Sunday, November 4, 2012

Cleopatra: a Life by Stacy Schiff

      Cleopatra is one of the legendary figures out of history that we hear about but may not necessarily know much about.  I had read about her in the works of Josephus.  Shakespeare wrote about her and so did some French romanticists. Elisabeth Taylor glamorized her and others have vilified her. Other than that I was fairly ignorant about this “Queen of the Nile.” 

    Stacy Schiff writes a colorful, if not very objective, biography of one of the most famous-or infamous depending on your viewpoint- historical figures.  In her book, Cleopatra: a Life, she attempts to weed out the legend and get at the heart of who this woman really was.

     It’s interesting that Schiff starts out her book by declaring that most historicists throughout the ages had a biased opinion against Cleopatra rooted in the age old sin of chauvinism.  Sure, she murdered her own family members in her quest for power.  Sure, she slept with powerful leaders of the Roman Empire.  Okay, and maybe she poisoned a few hundred prisoners in order to get just the right sort of elixirs to use on her enemies. Hey, she had a country to maintain.  What’s a poor girl to do? 

    Ms. Schiff’s prejudice for her subject is exposed in an especially revealing response to a question in an interview printed at the end of the book.  After blasting all those rotten men for relentlessly attacking Cleopatra just because she was a woman, the interviewer asks her why a woman, Florence Nightingale, referred to Cleopatra as a “disgusting woman.”

    Ms. Schiff answers the question thus: 

     By the time Florence Nightingale got her neurotic hands on Cleopatra, she had been mangled beyond recognition by both history and literature.  For their own political reasons, the Romans needed her to be a femme fatale who seduced Mark Antony and lusted after Rome.  Shakespeare took it from there.

     Neurotic hands?  Uh, maybe Ms. Nightingale found someone who would murder her own family members and poison hundreds of people disgusting.  Does Ms. Schiff not find that disgusting?  My advice to Ms. Schiff is not to fall in love with your subject if you want to be taken seriously.  And, by the way, I find it somewhat chauvinistic to assume that because a writer is male he can only have nefarious reasons for writing about a female historical figure.  That’s called presuming motives.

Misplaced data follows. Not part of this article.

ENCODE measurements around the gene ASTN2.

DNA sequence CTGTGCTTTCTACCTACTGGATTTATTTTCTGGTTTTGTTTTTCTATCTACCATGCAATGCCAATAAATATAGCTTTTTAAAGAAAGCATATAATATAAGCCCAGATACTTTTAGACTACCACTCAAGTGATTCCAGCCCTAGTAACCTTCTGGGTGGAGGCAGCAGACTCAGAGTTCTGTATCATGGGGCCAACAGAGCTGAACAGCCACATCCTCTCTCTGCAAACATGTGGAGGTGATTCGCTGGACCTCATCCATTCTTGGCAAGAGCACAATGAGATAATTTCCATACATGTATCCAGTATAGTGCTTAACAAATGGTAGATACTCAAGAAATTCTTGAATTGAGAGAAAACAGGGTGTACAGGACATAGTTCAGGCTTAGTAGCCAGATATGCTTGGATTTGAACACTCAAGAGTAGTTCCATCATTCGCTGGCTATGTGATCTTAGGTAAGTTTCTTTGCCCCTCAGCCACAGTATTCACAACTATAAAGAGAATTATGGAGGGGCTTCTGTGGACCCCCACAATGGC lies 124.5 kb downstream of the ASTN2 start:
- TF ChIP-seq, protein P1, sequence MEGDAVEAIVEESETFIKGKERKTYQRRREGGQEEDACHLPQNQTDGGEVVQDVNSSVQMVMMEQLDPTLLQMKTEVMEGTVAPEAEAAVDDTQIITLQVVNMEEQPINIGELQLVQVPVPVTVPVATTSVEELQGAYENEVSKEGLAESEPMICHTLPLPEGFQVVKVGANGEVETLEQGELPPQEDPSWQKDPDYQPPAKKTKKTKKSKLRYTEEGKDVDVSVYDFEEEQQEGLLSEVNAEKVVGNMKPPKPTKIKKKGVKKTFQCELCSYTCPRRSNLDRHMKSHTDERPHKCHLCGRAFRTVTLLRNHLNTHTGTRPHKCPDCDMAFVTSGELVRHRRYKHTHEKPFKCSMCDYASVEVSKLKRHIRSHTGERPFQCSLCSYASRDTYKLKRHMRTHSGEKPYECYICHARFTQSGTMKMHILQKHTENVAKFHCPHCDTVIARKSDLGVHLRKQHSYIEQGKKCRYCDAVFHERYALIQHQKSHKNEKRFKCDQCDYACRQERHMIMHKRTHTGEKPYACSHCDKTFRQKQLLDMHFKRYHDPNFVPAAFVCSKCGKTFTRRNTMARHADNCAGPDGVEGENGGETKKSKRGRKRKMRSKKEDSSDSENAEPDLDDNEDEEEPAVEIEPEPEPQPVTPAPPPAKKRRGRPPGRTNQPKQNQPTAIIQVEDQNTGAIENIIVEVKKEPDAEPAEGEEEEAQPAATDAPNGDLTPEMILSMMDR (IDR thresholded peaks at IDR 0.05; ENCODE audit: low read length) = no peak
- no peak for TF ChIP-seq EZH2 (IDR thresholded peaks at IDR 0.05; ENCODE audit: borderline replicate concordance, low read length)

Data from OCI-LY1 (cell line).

In fact, after establishing that it is practically impossible to know the true Cleopatra, we are then expected to take Ms. Schiff’s word for who she says Cleopatra is.

     Still, I have to say that I found Cleopatra: a Life to be engaging, interesting and a book that finally put a definitive face on someone I had never taken the opportunity to examine before.  Frankly, I don’t know why Ms. Schiff takes the ancient biographers denigrative portrayal of Cleopatra so personally.  She accuses Josephus of hating her, but-having personally read Josepus’ account- I didn’t see where Cleopatra got special treatment.  The times were brutal and so were the leaders of the era.  Josephus makes her out to be a typically manipulative power monger. Schiff admits the same in her own account.  Besides, it’s nothing compared to his description of Herod Antipas.  Yeesh.  No wonder Joseph fled to Egypt with Mary and baby Jesus.  What a monster.

     In Ms. Schiff’s book we follow Cleopatra as she climbs to power in Egypt and how she carefully maneuvers herself and her country into a favorable position with the Roman Empire.  Her first conquest is Julius Caesar, by whom she has one son, Ceasarian.  When Julius falls to assassins, she then turns her sights on Mark Antony.  Her relationship with Mark Antony produced three children.  Cleopatra gambled in order to secure her position inside of the Empire but unfortunately aligned herself with what -after several acrimonious years of power struggling with Octavian (Augustus Caesar) - became the losing team.  This led to both her and Mark Antony’s death by suicide.  Better kill yourself than be dragged through the Roman streets in chains or worse.

     Ms. Schiff has done her homework and her bibliography testifies to the meticulous detail and research she invested in this book.  It reads as well as any novel and will give the reader a definite taste of the time period preceding the first century A.D.  I recommend Ms. Schiff’s book to anyone interested in the life of one of the few female rulers of the ancient world.

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Man of la Book said...

I also liked this book ( but like you had some issues with it. Mainly the first 100 or so pages where there too many “maybe”, “we can guess…” and “prob­a­bly” for a history book.

I can understand the issues that Ms. Schiff had though, there are very little, if any, primary sources.

Sharon Wilfong said...

It must be very hard to write a book where there is so little to go on. Like you, though, I liked the book, overall. If you don't mind I'll go ahead and add your link to my post.

Brian Joseph said...

Great commentary on this book Sharon!

I wrote about it myself back in July ( Though I emphasized different angles in my post, I think that your criticism of certain aspects of Schiff's bias is well reasoned and accurate. I do tend that not emphasizing reprehensible acts is an issue that many writers tend to display when writing about many historical figures especially leaders of nations.

Sharon Wilfong said...

Briah: I agree with you about writers. Maybe it's so much in their head, the reality doesn't touch them. Perhaps they need to go to a contemporary nation that has despots leading it (e.g. North Korea) to develop some empathy. If you don't mind, I will add your link to my post.